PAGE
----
Many still feel that humanity in the workplace is a weakness that should be left at the door.
The world is changing and the only profits matter approach to business is becoming harder to justify and get away with. Humanity in the workplace has become a bottom line necessity to compete in a global market place. The old style of the end justifies the means and the purpose of business is profit is dying. The transparency of social media and the advent of the global economy makes bad behaviour more visible, and the impact on brand and profit more telling. Businesses need people to function and begin to fail when we don’t take care of them.
The impact of humanity on the workplace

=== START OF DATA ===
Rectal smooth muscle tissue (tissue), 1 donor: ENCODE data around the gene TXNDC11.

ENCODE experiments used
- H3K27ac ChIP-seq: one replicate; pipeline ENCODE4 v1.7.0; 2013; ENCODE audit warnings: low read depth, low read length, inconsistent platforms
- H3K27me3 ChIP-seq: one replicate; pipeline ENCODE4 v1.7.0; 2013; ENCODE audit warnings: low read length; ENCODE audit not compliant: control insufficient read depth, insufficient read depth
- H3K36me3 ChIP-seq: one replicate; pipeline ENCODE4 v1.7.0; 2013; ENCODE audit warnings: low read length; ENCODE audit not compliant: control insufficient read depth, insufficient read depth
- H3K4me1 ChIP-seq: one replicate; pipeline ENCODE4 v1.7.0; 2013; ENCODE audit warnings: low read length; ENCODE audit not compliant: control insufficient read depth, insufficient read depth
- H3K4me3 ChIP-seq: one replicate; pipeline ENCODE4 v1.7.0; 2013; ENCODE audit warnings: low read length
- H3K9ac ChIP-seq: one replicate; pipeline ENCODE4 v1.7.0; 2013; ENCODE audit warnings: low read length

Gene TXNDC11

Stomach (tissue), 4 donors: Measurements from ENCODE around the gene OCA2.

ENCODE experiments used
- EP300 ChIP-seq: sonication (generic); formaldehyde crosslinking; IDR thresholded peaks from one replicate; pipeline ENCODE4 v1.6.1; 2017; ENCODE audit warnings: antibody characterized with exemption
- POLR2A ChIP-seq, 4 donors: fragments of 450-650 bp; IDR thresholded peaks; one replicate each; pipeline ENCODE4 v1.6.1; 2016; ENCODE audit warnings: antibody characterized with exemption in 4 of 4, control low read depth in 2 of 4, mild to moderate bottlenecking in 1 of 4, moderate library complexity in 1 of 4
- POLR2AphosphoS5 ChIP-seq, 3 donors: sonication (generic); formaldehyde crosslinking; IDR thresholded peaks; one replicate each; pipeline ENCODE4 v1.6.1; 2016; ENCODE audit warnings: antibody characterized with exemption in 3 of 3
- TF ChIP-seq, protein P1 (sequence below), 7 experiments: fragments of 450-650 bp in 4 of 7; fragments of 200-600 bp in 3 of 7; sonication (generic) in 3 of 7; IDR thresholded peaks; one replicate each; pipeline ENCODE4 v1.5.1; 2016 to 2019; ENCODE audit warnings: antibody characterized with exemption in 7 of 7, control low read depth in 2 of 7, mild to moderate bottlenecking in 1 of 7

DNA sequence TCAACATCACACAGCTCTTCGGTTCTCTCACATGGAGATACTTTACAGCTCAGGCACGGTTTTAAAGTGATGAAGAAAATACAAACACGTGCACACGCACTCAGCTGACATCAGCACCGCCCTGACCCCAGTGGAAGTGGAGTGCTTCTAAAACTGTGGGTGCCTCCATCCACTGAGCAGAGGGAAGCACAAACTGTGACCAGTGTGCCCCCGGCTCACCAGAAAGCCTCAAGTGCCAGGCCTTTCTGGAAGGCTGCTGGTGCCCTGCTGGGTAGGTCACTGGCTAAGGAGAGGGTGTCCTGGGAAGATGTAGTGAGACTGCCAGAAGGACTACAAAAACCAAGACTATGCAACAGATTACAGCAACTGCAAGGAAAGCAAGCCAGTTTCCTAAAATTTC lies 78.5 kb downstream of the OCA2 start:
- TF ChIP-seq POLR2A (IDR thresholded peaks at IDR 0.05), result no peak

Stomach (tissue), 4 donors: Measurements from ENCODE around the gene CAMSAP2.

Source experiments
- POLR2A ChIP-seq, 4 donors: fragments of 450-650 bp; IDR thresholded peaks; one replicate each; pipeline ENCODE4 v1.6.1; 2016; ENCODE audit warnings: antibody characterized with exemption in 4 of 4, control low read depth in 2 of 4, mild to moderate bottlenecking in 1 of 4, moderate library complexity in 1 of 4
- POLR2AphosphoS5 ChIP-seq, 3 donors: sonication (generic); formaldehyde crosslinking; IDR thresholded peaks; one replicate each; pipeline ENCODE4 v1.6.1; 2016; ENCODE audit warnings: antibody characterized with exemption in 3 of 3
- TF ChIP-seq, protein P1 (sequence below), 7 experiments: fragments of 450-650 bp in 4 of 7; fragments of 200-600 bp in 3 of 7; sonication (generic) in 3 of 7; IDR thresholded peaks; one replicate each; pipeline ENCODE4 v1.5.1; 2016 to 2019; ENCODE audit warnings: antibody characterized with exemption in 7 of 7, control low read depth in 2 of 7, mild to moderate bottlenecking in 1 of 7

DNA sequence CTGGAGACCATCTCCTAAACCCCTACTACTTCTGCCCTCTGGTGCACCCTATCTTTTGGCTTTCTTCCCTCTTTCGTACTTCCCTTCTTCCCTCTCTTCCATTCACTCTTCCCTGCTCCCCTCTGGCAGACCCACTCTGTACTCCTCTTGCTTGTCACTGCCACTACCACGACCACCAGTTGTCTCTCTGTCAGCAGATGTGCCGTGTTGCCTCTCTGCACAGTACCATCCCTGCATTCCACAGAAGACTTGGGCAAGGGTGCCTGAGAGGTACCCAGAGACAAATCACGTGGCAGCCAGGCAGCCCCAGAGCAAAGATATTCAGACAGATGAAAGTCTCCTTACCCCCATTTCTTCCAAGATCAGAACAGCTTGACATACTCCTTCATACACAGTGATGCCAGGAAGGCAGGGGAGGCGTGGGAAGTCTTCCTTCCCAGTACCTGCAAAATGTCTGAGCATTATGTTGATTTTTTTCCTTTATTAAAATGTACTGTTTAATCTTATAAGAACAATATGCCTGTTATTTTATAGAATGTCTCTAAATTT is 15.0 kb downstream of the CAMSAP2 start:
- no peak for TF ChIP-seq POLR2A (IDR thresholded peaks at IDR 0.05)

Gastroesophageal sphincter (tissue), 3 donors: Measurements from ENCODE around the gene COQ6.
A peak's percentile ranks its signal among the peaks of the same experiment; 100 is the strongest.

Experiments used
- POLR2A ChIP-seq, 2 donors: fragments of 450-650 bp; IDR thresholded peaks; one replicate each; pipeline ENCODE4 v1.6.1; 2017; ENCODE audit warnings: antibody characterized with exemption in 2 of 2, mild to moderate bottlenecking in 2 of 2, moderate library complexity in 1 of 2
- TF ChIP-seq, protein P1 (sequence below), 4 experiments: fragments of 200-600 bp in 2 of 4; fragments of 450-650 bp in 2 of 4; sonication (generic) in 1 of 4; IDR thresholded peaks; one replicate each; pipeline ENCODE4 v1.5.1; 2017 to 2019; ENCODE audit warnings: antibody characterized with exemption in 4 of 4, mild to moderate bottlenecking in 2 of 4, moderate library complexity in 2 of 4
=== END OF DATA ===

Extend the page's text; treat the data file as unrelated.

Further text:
Despite the changes in the workplace some leaders still cling to the belief that allowing personality, humility and humour into the workplace gives away too much of their power. Decades of research into happiness and the successful workplaces show that this belief is false. The truth is that our humanity is what creates a successful workplace in today’s knowledge and service based workplace. This type of emotionless management style may have worked a command and control era of management, where employees clocked in and out and were expected to perform mindless routine tasks. The world is changing, we need each employee to use their creativity and innovation to help our organisations compete on a global level.